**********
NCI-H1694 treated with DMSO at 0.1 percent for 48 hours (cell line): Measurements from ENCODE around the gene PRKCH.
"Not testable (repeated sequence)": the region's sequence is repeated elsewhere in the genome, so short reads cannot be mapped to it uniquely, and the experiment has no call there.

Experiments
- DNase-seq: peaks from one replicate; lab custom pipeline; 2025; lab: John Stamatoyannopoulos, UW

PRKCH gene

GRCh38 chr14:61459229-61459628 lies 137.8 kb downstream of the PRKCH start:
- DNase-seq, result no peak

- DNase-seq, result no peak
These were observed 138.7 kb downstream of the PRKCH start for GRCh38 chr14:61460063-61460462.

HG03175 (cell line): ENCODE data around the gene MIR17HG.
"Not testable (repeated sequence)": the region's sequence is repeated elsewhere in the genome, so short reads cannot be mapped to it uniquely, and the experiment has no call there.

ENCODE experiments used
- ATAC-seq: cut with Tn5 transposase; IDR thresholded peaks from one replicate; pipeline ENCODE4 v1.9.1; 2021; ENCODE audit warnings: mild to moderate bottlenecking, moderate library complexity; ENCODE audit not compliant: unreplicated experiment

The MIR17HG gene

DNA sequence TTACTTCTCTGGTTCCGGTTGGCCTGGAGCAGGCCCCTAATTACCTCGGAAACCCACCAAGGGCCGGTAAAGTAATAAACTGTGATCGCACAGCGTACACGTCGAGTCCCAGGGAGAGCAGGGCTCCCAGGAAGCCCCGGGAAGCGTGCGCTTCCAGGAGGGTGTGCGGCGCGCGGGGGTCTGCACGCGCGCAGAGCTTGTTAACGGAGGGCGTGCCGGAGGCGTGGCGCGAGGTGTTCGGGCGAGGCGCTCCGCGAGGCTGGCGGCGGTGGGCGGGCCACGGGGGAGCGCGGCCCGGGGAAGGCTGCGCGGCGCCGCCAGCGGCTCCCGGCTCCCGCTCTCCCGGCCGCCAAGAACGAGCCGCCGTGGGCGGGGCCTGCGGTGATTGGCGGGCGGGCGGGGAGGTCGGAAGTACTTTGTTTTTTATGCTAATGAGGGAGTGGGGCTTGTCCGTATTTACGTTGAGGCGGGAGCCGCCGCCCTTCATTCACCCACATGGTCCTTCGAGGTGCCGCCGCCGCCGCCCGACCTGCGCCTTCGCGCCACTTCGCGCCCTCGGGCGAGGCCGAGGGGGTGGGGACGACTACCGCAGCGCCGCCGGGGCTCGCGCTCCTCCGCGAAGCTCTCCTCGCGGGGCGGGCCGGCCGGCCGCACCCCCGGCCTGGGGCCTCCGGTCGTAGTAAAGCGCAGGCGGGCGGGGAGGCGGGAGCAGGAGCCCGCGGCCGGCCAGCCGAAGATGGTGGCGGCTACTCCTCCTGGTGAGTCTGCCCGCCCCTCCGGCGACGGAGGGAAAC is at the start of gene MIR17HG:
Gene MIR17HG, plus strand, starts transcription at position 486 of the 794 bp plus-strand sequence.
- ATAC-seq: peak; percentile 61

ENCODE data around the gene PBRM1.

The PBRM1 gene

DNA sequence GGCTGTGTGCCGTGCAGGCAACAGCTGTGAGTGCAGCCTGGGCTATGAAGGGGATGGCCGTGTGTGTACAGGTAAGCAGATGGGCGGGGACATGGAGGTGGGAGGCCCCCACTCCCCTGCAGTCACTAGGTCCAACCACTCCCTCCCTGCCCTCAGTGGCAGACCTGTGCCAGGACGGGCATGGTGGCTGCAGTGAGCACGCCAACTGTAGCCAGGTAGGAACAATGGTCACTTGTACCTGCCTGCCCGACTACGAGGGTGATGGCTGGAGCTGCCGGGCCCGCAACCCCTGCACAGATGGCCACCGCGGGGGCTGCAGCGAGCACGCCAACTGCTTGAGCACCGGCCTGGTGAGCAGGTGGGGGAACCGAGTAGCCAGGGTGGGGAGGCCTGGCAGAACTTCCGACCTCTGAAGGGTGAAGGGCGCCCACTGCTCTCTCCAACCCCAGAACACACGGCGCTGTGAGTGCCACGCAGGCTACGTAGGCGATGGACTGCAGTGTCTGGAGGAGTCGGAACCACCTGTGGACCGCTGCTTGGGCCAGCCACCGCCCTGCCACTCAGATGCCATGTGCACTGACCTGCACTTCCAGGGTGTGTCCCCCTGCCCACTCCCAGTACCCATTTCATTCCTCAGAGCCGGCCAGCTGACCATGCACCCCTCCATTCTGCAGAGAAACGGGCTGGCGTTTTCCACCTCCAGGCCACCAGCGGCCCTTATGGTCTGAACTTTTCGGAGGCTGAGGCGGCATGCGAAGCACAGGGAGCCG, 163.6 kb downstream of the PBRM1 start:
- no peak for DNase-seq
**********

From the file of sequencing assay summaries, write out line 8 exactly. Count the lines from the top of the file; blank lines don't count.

- DNase-seq, result no peak